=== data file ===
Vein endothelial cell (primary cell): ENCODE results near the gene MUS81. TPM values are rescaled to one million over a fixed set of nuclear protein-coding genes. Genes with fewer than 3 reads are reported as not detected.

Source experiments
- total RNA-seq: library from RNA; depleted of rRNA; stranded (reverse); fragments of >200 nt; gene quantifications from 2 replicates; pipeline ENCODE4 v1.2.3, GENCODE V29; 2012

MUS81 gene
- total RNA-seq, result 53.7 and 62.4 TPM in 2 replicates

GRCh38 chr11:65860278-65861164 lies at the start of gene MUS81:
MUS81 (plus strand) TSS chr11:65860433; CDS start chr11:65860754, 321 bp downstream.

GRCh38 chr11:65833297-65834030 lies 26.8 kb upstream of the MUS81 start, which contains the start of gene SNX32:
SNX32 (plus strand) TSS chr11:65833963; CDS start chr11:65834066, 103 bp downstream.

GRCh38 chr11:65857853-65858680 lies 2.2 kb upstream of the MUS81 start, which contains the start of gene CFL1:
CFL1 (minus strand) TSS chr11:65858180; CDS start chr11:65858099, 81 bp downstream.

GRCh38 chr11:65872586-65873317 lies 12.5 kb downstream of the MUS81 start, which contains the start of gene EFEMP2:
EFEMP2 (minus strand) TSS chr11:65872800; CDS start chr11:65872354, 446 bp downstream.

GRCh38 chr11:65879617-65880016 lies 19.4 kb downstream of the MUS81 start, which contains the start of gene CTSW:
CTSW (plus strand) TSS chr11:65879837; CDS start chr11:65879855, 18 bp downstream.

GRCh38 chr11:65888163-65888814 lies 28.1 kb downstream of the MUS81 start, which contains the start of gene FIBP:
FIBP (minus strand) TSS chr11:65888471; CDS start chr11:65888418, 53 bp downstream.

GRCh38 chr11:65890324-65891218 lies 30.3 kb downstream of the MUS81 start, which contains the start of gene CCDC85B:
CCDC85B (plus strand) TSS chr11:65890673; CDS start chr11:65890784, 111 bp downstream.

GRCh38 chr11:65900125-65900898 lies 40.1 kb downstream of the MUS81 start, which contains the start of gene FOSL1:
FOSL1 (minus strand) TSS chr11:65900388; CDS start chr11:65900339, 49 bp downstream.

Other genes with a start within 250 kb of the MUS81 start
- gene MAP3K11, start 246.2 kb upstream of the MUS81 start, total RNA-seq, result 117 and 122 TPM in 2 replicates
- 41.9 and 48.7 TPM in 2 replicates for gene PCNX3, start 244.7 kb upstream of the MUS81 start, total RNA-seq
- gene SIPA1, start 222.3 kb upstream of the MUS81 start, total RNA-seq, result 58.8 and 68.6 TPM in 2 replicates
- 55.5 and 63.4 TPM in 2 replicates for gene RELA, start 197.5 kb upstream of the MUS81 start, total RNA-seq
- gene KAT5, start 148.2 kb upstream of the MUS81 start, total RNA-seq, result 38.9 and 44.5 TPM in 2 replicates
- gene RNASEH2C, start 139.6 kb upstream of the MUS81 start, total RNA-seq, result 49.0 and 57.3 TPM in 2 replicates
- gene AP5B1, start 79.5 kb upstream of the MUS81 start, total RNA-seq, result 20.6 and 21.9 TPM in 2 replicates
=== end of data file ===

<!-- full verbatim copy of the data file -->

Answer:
Vein endothelial cell (primary cell): ENCODE results near the gene MUS81. TPM values are rescaled to one million over a fixed set of nuclear protein-coding genes. Genes with fewer than 3 reads are reported as not detected.

Source experiments
- total RNA-seq: library from RNA; depleted of rRNA; stranded (reverse); fragments of >200 nt; gene quantifications from 2 replicates; pipeline ENCODE4 v1.2.3, GENCODE V29; 2012

MUS81 gene
- total RNA-seq, result 53.7 and 62.4 TPM in 2 replicates

GRCh38 chr11:65860278-65861164 lies at the start of gene MUS81:
MUS81 (plus strand) TSS chr11:65860433; CDS start chr11:65860754, 321 bp downstream.

GRCh38 chr11:65833297-65834030 lies 26.8 kb upstream of the MUS81 start, which contains the start of gene SNX32:
SNX32 (plus strand) TSS chr11:65833963; CDS start chr11:65834066, 103 bp downstream.

GRCh38 chr11:65857853-65858680 lies 2.2 kb upstream of the MUS81 start, which contains the start of gene CFL1:
CFL1 (minus strand) TSS chr11:65858180; CDS start chr11:65858099, 81 bp downstream.

GRCh38 chr11:65872586-65873317 lies 12.5 kb downstream of the MUS81 start, which contains the start of gene EFEMP2:
EFEMP2 (minus strand) TSS chr11:65872800; CDS start chr11:65872354, 446 bp downstream.

GRCh38 chr11:65879617-65880016 lies 19.4 kb downstream of the MUS81 start, which contains the start of gene CTSW:
CTSW (plus strand) TSS chr11:65879837; CDS start chr11:65879855, 18 bp downstream.

GRCh38 chr11:65888163-65888814 lies 28.1 kb downstream of the MUS81 start, which contains the start of gene FIBP:
FIBP (minus strand) TSS chr11:65888471; CDS start chr11:65888418, 53 bp downstream.

GRCh38 chr11:65890324-65891218 lies 30.3 kb downstream of the MUS81 start, which contains the start of gene CCDC85B:
CCDC85B (plus strand) TSS chr11:65890673; CDS start chr11:65890784, 111 bp downstream.

GRCh38 chr11:65900125-65900898 lies 40.1 kb downstream of the MUS81 start, which contains the start of gene FOSL1:
FOSL1 (minus strand) TSS chr11:65900388; CDS start chr11:65900339, 49 bp downstream.

Other genes with a start within 250 kb of the MUS81 start
- gene MAP3K11, start 246.2 kb upstream of the MUS81 start, total RNA-seq, result 117 and 122 TPM in 2 replicates
- 41.9 and 48.7 TPM in 2 replicates for gene PCNX3, start 244.7 kb upstream of the MUS81 start, total RNA-seq
- gene SIPA1, start 222.3 kb upstream of the MUS81 start, total RNA-seq, result 58.8 and 68.6 TPM in 2 replicates
- 55.5 and 63.4 TPM in 2 replicates for gene RELA, start 197.5 kb upstream of the MUS81 start, total RNA-seq
- gene KAT5, start 148.2 kb upstream of the MUS81 start, total RNA-seq, result 38.9 and 44.5 TPM in 2 replicates
- gene RNASEH2C, start 139.6 kb upstream of the MUS81 start, total RNA-seq, result 49.0 and 57.3 TPM in 2 replicates
- gene AP5B1, start 79.5 kb upstream of the MUS81 start, total RNA-seq, result 20.6 and 21.9 TPM in 2 replicates